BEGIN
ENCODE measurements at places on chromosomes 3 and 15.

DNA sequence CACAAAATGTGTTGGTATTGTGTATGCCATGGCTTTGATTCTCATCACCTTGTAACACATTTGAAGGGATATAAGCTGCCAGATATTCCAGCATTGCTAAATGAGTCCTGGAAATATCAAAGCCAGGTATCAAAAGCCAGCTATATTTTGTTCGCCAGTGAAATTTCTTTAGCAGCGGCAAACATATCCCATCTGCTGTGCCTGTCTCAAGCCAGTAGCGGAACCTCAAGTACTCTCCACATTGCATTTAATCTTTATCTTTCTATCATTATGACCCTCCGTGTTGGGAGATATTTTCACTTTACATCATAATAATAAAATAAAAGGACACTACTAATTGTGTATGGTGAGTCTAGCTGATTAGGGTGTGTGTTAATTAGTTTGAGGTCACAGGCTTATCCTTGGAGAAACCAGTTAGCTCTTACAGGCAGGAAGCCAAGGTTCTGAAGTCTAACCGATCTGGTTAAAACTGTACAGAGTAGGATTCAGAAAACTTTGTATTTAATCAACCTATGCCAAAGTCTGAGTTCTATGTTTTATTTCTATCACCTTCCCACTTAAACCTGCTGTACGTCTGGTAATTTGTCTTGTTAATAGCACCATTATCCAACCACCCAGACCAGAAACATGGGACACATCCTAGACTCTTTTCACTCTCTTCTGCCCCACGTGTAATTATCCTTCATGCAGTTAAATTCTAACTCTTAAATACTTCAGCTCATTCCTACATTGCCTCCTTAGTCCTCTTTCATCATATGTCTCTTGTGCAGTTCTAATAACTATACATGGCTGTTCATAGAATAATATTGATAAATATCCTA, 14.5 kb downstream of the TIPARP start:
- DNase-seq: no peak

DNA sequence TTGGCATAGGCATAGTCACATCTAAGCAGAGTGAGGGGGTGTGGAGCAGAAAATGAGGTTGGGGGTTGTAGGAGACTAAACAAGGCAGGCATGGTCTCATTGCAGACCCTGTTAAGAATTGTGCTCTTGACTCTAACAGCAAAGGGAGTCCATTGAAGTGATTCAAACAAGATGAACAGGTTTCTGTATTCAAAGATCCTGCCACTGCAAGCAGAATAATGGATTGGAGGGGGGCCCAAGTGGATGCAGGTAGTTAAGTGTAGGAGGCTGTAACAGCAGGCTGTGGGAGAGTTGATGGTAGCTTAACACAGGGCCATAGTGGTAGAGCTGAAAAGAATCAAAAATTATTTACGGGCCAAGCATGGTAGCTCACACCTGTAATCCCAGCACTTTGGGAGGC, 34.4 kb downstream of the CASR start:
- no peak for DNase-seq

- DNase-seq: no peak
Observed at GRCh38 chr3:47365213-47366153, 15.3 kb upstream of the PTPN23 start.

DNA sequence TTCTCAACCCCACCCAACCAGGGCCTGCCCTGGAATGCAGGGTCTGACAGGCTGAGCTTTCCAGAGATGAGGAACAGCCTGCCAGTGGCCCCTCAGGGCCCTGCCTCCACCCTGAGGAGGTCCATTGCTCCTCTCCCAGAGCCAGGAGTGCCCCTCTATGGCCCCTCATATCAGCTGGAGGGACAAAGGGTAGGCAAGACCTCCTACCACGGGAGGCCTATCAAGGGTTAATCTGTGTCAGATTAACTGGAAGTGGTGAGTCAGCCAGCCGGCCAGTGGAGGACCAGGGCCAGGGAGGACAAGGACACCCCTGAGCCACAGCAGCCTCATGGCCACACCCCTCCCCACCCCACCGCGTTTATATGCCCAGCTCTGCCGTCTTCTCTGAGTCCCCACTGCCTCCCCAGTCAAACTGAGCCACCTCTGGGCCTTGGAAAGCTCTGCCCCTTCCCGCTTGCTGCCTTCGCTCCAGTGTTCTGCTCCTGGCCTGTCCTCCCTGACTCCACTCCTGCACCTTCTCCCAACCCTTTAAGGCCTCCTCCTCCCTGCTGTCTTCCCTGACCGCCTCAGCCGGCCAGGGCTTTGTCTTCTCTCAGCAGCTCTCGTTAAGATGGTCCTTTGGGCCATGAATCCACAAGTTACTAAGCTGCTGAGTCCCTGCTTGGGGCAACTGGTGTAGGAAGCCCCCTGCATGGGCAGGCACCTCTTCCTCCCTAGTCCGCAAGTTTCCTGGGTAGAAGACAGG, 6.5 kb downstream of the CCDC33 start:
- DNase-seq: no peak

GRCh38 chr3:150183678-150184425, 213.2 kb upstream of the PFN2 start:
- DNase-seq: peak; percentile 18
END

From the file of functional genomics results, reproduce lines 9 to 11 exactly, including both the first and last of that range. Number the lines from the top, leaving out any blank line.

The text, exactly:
- DNase-seq: no peak

GRCh38 chr3:150183678-150184425, 213.2 kb upstream of the PFN2 start:
- DNase-seq: peak; percentile 18